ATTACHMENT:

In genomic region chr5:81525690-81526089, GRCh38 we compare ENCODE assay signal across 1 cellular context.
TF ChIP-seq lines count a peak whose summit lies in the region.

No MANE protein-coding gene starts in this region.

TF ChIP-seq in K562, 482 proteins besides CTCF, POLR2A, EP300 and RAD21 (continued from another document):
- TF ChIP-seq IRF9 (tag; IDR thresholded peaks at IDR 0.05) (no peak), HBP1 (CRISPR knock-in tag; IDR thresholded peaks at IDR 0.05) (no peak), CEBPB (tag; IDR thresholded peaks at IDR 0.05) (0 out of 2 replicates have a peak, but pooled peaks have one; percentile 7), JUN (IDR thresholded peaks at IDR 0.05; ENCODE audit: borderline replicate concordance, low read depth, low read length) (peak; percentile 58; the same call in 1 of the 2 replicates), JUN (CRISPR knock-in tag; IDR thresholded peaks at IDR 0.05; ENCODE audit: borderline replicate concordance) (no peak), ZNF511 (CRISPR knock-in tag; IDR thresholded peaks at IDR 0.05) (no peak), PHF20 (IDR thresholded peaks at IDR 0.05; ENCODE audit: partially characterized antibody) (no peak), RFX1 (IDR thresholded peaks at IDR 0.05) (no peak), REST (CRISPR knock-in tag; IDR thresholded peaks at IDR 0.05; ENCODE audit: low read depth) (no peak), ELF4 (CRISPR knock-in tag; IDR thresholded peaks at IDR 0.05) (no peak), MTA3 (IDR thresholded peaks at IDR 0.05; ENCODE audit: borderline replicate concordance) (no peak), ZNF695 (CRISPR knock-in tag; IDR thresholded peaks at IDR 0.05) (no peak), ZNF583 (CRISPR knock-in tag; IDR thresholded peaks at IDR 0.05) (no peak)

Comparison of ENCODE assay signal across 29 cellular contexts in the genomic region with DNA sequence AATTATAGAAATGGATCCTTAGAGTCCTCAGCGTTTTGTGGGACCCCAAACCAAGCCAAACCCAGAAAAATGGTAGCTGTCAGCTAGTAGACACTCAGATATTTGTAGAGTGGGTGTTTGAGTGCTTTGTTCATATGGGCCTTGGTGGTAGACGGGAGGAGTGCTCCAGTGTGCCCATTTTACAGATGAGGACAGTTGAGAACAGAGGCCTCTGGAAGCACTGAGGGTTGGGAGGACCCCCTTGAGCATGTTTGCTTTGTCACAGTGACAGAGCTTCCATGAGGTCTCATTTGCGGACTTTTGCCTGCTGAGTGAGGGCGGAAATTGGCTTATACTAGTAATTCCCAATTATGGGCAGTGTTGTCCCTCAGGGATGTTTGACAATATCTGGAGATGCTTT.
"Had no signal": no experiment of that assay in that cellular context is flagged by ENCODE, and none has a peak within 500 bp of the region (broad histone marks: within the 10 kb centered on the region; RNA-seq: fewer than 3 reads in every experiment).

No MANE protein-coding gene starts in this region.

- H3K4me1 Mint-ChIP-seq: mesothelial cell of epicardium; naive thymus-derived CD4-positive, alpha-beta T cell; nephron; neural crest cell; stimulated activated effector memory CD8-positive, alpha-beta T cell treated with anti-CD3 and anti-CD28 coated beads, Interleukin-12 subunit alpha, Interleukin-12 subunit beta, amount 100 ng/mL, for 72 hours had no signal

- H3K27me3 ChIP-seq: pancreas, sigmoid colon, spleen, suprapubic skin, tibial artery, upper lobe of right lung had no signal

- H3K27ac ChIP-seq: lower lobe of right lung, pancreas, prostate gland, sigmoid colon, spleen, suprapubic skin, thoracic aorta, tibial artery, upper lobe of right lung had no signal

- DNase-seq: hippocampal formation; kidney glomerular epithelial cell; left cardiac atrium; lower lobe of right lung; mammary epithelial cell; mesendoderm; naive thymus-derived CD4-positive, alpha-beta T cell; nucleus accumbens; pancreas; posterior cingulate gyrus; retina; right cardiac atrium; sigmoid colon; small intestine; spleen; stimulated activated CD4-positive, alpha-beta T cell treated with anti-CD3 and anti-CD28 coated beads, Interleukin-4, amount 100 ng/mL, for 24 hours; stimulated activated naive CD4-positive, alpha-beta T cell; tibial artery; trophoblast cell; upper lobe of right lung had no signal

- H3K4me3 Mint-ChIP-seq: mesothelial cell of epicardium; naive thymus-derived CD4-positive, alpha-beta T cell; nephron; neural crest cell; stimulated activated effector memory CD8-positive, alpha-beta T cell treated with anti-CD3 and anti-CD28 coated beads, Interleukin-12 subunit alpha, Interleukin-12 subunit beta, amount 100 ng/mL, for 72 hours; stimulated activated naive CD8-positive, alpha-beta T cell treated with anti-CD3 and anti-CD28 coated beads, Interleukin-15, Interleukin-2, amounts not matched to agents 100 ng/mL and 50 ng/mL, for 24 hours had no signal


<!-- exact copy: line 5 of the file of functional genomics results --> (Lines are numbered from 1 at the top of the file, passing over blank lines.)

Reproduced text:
- TF ChIP-seq IRF9 (tag; IDR thresholded peaks at IDR 0.05) (no peak), HBP1 (CRISPR knock-in tag; IDR thresholded peaks at IDR 0.05) (no peak), CEBPB (tag; IDR thresholded peaks at IDR 0.05) (0 out of 2 replicates have a peak, but pooled peaks have one; percentile 7), JUN (IDR thresholded peaks at IDR 0.05; ENCODE audit: borderline replicate concordance, low read depth, low read length) (peak; percentile 58; the same call in 1 of the 2 replicates), JUN (CRISPR knock-in tag; IDR thresholded peaks at IDR 0.05; ENCODE audit: borderline replicate concordance) (no peak), ZNF511 (CRISPR knock-in tag; IDR thresholded peaks at IDR 0.05) (no peak), PHF20 (IDR thresholded peaks at IDR 0.05; ENCODE audit: partially characterized antibody) (no peak), RFX1 (IDR thresholded peaks at IDR 0.05) (no peak), REST (CRISPR knock-in tag; IDR thresholded peaks at IDR 0.05; ENCODE audit: low read depth) (no peak), ELF4 (CRISPR knock-in tag; IDR thresholded peaks at IDR 0.05) (no peak), MTA3 (IDR thresholded peaks at IDR 0.05; ENCODE audit: borderline replicate concordance) (no peak), ZNF695 (CRISPR knock-in tag; IDR thresholded peaks at IDR 0.05) (no peak), ZNF583 (CRISPR knock-in tag; IDR thresholded peaks at IDR 0.05) (no peak)